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The art of refactoring

When, how, and why

June 28, 2020 - 544 words - 3 mins Found a typo? Edit me
software refactoring testing


If you see something, in the scope of your current task, that can be easily improved, improve it. And if you have any questions about it, ask.

What is refactoring?

Refactoring means improving your code. It can go from making a variable name more readable, extract some lines of code into a private method, or separate the responsibilities of a class into subclasses, for example.

Refactoring is the action of showing that you care about what you do as a professional. It can be a controversial topic; it is indeed one of the major controversial topics since a long time ago. But we shouldn’t stop trying our best in order to improve the quality of the system just because of that controversiality.

When and how should we refactor?

Always. In the scope of your current task unless it is an already planned task, something like “architecture refactoring” or similar, where the scope of the task is actually to do refactoring.

Refactoring should be part of our daily job, not a separate task by default.

We do not need to ask permission to refactor. Or do we ask our managers for permission to do our best job?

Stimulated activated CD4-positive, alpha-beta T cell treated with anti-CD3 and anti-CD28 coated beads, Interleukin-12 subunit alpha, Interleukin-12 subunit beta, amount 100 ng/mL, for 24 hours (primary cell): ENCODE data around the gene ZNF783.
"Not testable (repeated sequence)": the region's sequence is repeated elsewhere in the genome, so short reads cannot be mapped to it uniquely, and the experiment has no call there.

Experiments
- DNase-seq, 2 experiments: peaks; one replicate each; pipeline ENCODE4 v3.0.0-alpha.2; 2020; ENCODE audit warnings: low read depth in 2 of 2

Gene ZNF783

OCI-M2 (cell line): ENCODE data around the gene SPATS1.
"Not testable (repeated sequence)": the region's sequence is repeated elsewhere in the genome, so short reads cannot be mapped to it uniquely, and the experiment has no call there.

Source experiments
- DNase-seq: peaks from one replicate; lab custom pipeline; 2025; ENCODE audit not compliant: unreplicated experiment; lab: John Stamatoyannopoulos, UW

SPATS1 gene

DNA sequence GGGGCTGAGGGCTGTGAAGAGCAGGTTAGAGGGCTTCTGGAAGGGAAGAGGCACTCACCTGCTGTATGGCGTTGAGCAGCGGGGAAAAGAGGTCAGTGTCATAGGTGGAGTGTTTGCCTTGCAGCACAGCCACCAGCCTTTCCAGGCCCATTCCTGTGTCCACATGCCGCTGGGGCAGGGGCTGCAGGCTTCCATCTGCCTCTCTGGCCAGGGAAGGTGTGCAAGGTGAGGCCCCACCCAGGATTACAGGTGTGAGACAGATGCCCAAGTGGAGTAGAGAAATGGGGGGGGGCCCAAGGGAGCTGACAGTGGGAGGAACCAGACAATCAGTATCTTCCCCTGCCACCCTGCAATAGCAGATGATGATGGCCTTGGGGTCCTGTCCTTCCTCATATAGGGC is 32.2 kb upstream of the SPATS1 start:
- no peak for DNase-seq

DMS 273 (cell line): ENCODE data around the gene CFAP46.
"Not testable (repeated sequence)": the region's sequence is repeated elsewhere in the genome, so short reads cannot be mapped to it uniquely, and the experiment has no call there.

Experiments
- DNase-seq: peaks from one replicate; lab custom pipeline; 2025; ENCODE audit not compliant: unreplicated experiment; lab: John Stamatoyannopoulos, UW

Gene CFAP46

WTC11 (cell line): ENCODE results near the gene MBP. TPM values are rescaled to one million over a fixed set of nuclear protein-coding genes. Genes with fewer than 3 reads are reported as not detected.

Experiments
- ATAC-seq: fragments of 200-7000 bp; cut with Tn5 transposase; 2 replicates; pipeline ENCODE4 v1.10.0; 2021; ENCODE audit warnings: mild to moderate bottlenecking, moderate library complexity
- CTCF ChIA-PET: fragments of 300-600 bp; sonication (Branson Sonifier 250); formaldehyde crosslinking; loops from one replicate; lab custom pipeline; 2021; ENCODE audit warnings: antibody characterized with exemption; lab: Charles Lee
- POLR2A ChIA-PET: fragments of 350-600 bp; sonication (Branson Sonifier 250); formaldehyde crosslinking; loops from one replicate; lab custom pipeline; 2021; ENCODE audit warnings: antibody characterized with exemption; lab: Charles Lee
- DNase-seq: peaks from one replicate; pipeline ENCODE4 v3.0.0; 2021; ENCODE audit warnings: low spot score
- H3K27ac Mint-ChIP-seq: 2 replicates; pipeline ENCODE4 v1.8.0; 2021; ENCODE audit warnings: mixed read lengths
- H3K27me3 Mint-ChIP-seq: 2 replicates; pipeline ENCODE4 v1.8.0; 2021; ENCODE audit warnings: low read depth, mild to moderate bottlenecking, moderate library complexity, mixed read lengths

In order to do proper refactoring, the intention of such refactoring needs to be clear. What is intended to achieve and how? Pair programming (or even pair thinking!) certainly helps in this topic because it syncs two brains on the same topic and that encourages team building and a better understanding of them.

Applying refactoring in a collaborative way, in a “bidirectional channel”, is fundamental when working within a team. Refactoring shouldn’t be a tabu topic, on the contrary: it will be helpful in order to unify the goals and the direction of the team code quality.

Some personal advice about the “how”

Continuous improvement is what we’re looking for within this topic, but…

Maybe it’s not the right moment for that refactoring.

Maybe you are polluting your current diff with out-scoped changes.

Or, maybe, your refactoring idea is too big to be applied in your current task. In such a case, a follow-up task (in order to apply the refactoring) would be a better idea.

We usually refactor in order to increase our productivity, making the code more readable and therefore easier to understand.


Be aware that you should have a pretty well suite of tests covering the logic that you might have changed. Without tests, refactoring can be really risky. Usually, the easier something is to be tested, the easier it is to be replaced or removed.

You can read more about how testing is related to quality here.

Why should we do it?

Wouldn’t you want to have a better system as time goes by?

Software isn’t like wine: it doesn’t get better as time passes by. Therefore, if you want to have a better system you must work for it.